What’s Left Unsaid 

Depth in Storytelling

In the complex landscape of storytelling, Robert McKee’s Story has emerged as a masterclass for understanding the dynamics of narrative. One of the most nuanced concepts McKee broaches is that of subtext, a layer of meaning not immediately apparent on the surface of the dialogue or action. 

Before delving into McKee’s insights, let’s establish a baseline definition. Subtext refers to the unspoken or less obvious meaning or message in literary composition, dialogue, or situation. It’s what is not directly said but is still conveyed, adding depth and complexity to characters, relationships, and the story.

A World Beyond Words

In his book Story, Robert McKee emphasizes that subtext is integral to profound storytelling. He suggests that subtext resides in the realm of conflict underneath the text and is often articulated through the characters’ behavior rather than their words.

McKee argues that characters’ true feelings and motivations are often not on the surface. They don’t always say what they mean or mean what they say. Instead, their real feelings and desires are hidden in the subtext, revealed in actions, reactions, and decisions that contradict their words or outward persona.

Characterization and Subtext

McKee further states that we find the richness of characters in their subtext. What a character does despite what they say often reveals their true nature or conflict. For instance, a character may verbally deny being scared, yet their jittery movements, nervous glances, and profuse sweating suggest otherwise. In this case, the subtext reveals a more accurate portrayal of the character’s feelings than their dialogue.

Subtext in Dialogue

According to McKee, dialogue is not merely an information exchange; it’s a battleground of subtext where characters engage in conflict, conceal their feelings, or pursue their agendas. He suggests that on-the-nose dialogue—where characters say exactly what they feel or think—should be minimized. Subtextual dialogue is far more engaging, stimulating the audience to read between the lines and perceive what’s left unsaid.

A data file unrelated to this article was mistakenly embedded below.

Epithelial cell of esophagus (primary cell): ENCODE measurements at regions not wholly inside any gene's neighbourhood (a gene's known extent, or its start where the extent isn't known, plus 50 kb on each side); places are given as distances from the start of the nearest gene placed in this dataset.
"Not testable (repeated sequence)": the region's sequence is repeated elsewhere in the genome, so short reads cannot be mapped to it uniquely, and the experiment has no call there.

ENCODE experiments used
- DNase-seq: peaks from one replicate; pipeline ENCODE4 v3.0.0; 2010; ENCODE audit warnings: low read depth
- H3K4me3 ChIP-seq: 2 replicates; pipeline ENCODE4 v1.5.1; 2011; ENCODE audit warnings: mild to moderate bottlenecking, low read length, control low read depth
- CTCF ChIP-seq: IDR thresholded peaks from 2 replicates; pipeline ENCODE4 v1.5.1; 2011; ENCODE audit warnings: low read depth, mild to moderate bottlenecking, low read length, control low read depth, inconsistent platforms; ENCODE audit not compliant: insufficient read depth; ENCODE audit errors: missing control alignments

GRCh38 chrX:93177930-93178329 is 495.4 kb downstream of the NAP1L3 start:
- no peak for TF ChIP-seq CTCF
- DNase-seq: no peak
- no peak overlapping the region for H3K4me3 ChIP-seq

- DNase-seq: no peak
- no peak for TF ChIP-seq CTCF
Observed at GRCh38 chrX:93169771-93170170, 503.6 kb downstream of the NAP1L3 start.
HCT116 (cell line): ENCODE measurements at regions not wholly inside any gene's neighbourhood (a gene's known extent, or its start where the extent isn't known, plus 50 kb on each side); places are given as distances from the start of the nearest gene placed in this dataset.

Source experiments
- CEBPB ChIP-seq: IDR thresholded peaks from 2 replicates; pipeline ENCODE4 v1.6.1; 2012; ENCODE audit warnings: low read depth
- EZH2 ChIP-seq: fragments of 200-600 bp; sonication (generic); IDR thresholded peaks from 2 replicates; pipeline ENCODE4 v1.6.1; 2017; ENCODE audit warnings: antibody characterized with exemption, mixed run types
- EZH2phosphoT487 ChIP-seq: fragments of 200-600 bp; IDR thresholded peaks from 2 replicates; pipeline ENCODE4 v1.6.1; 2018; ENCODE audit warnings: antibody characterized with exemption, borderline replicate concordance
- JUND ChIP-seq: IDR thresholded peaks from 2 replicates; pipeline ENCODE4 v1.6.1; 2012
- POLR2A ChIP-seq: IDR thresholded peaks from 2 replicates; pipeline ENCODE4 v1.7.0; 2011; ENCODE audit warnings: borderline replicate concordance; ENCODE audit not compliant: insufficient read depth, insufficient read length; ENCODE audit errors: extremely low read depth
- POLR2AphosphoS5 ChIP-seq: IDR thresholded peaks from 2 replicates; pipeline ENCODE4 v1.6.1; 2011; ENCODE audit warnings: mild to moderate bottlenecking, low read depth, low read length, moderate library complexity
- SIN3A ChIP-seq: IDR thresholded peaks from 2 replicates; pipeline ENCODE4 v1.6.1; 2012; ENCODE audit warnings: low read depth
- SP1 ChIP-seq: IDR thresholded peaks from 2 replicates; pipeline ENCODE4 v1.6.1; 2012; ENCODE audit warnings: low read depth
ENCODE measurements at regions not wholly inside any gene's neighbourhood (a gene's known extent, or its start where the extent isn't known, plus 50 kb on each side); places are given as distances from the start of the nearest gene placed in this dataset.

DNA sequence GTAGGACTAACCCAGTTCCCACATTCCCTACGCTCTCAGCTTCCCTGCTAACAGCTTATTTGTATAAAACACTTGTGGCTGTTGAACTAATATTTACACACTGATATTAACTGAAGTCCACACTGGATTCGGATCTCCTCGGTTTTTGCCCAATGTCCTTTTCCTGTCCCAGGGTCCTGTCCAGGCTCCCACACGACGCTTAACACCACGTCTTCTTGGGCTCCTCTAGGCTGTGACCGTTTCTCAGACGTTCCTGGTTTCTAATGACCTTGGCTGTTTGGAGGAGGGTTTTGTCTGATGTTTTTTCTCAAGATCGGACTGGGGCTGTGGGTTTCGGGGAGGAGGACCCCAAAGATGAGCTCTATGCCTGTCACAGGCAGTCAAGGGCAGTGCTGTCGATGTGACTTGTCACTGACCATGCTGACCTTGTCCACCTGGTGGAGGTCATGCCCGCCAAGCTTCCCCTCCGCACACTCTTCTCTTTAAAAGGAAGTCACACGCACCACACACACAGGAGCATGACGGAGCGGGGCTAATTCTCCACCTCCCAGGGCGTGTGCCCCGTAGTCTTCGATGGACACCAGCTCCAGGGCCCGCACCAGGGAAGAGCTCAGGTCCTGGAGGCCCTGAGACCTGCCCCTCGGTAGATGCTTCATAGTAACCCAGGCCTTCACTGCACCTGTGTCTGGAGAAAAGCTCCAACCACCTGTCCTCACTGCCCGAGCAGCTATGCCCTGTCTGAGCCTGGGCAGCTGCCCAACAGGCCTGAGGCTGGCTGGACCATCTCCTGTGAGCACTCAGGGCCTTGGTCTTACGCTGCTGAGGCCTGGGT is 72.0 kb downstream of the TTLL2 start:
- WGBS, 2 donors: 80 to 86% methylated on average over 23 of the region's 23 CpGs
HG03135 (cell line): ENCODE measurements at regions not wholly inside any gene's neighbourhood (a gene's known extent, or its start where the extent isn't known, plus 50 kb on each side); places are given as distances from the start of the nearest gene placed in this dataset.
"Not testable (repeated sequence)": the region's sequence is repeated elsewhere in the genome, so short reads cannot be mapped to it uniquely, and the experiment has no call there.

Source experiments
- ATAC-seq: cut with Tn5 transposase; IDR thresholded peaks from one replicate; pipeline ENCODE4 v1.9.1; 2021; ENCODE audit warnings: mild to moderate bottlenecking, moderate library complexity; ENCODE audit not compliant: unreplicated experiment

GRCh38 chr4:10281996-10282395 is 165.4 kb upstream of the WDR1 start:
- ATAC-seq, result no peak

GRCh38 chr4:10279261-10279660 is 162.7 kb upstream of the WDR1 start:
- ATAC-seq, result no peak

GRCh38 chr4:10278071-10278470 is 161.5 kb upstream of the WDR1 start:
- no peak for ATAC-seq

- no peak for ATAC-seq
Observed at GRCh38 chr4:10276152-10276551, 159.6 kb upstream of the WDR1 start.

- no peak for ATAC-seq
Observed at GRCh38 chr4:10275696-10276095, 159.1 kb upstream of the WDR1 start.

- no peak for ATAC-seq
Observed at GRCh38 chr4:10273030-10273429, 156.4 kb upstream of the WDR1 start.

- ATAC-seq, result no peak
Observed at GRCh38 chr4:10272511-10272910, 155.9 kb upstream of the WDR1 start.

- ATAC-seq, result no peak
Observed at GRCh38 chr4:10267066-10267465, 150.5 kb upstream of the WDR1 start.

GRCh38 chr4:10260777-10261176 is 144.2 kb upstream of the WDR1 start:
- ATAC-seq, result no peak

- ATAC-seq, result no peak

The Importance of Subtext

Why does McKee emphasize subtext so heavily? Subtext enriches a story by adding depth, tension, and realism. Life rarely presents itself on the surface; our deepest fears, desires, and truths often remain unsaid or are cloaked in symbolism or evasion. By mirroring this in storytelling, subtext brings a rich complexity that resonates with audiences, making them active participants as they decipher underlying meanings and themes.

According to Robert McKee, understanding and effectively employing subtext is crucial to masterful storytelling. It not only layers complexity onto characters and their interactions but also creates an engaging, dynamic narrative that captivates the audience. McKee writes, “Subtext is the substance of a film, play, or novel…It’s what’s going on beneath the surface.” So, as you craft your next story, remember that what’s left unsaid can often say the most.